Picture stopping to forage or grab a slurpie while running from a lion or a mugger. Picture someone telling you to get a job while you are looking for something to eat. What I see happening is a lot of well-meaning benevolent people trying to force opportunities onto people who just aren’t ready for them, can’t cope with them and don’t want them. A spaghetti dinner and a hard-sell to get families to go out together is many a person’s idea of hell. An invitation to get the whole family dressed in presentable clothes at the same time to go out and be social with strangers is something you’d do anything to avoid when you have collectors at your heels, a house that needs fixing, an inability to keep up with the clothing needs of your kids and a boss who exploits your mutual belief that you will never find another job. It is not a welcome thing.
What if we could invite Maslow to the neighbourhood? What if we had a general understanding that needs need to be met and absorbed in a certain order – a usable order? Could we envision our outreach within this context? Could we envision a united way of helping that makes sure everyone has food, shelter, safety and a few et-ceteras that come after? I’m not talking about political systems, I’m asking if we can embrace some generosity of spirit that allows us to believe that ‘no thank you’ means ‘I can’t use that right now, what else have you got?’ even if it sounds ungrateful?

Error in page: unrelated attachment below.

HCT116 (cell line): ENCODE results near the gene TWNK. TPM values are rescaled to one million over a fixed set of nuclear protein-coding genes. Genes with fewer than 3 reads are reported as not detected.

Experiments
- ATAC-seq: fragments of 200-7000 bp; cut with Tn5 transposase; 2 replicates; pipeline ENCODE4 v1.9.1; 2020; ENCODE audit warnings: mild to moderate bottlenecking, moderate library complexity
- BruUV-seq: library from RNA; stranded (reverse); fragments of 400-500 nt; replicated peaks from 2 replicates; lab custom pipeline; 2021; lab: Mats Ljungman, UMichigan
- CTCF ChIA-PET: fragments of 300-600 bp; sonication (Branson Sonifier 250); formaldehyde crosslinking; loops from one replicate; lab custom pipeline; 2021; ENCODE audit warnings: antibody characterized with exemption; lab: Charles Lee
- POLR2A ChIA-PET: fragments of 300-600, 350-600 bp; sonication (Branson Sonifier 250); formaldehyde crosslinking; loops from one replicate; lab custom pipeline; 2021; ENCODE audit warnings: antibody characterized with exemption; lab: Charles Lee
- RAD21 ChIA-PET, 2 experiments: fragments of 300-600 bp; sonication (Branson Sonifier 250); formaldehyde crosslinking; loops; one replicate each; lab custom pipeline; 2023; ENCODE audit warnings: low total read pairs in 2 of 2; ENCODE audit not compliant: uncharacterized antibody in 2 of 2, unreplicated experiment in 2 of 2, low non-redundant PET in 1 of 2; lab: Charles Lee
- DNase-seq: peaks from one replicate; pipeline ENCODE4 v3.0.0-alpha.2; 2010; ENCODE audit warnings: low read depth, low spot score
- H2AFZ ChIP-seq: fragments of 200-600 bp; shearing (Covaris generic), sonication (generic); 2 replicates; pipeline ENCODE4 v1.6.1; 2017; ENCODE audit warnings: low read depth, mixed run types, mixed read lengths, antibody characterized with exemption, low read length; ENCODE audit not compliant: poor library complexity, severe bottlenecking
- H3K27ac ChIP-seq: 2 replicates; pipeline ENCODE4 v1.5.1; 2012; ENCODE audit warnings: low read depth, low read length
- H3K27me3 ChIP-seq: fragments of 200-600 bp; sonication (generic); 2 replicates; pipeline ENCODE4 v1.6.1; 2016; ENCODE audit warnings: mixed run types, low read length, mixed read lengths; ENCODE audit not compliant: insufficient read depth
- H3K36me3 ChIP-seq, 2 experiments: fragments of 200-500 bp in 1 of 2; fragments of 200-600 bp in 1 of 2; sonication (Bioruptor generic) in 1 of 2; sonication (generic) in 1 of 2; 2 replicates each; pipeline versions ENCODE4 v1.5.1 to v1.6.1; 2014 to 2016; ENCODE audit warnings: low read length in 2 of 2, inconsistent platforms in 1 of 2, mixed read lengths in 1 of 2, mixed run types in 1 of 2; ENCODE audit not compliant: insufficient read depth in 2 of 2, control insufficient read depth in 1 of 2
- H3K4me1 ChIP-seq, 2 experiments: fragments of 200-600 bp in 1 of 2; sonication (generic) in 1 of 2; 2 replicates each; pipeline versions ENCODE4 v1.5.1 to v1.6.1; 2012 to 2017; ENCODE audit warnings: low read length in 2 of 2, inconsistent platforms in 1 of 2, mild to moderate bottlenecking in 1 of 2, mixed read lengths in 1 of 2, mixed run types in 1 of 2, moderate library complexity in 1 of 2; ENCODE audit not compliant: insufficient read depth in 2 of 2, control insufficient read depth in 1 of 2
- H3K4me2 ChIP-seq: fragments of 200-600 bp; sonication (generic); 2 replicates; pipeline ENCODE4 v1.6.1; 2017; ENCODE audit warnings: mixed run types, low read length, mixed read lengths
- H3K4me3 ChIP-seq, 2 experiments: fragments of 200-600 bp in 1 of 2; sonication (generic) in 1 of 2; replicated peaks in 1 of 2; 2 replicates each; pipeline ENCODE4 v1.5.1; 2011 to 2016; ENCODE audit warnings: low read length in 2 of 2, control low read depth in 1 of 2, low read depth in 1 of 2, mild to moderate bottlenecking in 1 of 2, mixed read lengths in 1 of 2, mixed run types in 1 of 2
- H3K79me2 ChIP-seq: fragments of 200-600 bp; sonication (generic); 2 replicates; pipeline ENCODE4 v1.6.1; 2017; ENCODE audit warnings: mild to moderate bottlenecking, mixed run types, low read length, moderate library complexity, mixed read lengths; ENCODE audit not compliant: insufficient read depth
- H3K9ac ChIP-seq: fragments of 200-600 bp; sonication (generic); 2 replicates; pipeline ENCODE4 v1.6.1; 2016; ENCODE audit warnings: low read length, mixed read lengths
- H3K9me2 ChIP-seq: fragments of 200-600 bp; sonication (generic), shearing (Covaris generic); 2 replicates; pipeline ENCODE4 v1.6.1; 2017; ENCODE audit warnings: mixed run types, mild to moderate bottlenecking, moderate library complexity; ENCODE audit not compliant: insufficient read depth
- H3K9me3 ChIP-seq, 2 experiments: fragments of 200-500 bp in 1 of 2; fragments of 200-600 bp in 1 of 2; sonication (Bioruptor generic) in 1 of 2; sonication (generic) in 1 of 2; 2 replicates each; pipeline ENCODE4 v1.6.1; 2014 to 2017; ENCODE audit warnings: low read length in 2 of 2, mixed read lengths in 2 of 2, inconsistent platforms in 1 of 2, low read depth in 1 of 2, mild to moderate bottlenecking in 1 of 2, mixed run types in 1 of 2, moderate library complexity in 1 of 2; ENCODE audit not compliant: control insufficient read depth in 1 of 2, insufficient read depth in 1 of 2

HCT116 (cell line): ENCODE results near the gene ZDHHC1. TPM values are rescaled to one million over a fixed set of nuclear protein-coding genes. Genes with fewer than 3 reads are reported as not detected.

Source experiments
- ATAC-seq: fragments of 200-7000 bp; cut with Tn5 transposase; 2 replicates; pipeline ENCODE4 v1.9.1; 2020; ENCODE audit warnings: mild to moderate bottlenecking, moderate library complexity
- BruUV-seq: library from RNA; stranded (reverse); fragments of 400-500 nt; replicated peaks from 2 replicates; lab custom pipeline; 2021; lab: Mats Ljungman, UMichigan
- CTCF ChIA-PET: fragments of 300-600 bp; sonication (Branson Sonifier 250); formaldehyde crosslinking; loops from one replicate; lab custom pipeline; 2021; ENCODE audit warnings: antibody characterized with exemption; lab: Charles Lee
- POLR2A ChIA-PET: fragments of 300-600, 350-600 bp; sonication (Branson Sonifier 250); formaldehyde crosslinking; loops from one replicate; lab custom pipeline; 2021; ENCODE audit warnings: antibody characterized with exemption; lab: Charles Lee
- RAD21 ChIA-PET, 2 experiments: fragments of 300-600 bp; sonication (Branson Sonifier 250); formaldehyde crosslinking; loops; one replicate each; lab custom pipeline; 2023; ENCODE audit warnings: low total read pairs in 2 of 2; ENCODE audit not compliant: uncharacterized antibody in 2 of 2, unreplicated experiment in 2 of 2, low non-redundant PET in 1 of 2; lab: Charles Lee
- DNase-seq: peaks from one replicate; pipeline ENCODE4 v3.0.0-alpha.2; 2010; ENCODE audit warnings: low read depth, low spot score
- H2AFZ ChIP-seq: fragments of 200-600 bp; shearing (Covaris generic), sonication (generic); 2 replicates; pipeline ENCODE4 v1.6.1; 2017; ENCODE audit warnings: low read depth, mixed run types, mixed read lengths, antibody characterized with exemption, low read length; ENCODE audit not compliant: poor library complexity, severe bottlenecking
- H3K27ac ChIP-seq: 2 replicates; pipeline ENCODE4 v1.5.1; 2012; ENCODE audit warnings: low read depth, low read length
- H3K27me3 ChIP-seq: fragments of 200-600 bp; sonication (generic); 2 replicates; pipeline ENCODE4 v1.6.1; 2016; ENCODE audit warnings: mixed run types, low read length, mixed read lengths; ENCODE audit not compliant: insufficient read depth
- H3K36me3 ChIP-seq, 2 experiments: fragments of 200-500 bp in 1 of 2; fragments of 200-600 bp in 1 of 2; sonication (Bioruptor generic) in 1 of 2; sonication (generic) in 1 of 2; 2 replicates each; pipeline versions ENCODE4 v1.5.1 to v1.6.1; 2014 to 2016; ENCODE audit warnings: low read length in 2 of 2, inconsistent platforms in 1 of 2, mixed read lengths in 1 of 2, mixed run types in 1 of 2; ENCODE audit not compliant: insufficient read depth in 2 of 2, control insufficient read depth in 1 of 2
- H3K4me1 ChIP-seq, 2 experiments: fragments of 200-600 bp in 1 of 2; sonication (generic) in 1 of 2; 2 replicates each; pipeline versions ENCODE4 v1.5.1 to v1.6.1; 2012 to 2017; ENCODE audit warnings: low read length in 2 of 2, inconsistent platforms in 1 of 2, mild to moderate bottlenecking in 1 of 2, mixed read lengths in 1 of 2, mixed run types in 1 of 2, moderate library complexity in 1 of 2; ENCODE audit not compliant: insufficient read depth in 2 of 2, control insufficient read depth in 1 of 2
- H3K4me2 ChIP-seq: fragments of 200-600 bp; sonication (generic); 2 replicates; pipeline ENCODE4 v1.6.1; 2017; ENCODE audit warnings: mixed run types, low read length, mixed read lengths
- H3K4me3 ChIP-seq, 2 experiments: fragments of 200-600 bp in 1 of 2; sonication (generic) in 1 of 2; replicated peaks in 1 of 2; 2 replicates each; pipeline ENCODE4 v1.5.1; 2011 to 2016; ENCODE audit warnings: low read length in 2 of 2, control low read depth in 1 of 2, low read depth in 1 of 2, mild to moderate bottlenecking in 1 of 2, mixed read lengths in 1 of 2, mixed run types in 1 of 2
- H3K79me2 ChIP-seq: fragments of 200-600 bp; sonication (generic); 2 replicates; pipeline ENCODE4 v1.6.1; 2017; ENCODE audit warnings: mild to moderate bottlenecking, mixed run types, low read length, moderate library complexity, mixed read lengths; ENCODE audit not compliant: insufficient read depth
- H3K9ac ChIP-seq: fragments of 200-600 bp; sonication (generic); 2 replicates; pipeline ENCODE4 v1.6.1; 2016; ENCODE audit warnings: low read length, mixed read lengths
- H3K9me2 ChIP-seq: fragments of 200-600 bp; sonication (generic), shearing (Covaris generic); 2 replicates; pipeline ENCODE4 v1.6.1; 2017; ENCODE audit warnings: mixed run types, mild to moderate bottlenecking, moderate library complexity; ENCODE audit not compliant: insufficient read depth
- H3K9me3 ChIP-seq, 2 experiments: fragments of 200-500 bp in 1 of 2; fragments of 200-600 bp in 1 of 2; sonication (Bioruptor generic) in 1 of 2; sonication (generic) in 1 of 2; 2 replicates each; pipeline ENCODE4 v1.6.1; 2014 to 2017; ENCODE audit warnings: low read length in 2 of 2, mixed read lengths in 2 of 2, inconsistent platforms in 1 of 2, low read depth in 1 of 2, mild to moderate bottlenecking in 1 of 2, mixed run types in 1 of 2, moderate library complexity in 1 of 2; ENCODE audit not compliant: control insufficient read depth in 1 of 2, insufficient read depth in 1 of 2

Now where’s my Self-Actualization badge?
So Getnet comes for Easter Brunch and after a while says ‘What is the significance of bunnies and eggs?’ Being Orthodox Christian from Ethiopia, this is his first exposure to Canadian Easter traditions. I had taken pains to point out that ours was probably not a typical Easter, involving as it does a crepes brunch, followed by two birthday cakes, an Easter egg hunt and finally a pinata filled with goodies. By the time we get to the gigantic chocolate egg that I have brought from Montreal, the diabetic comas prevail and most of us abstain.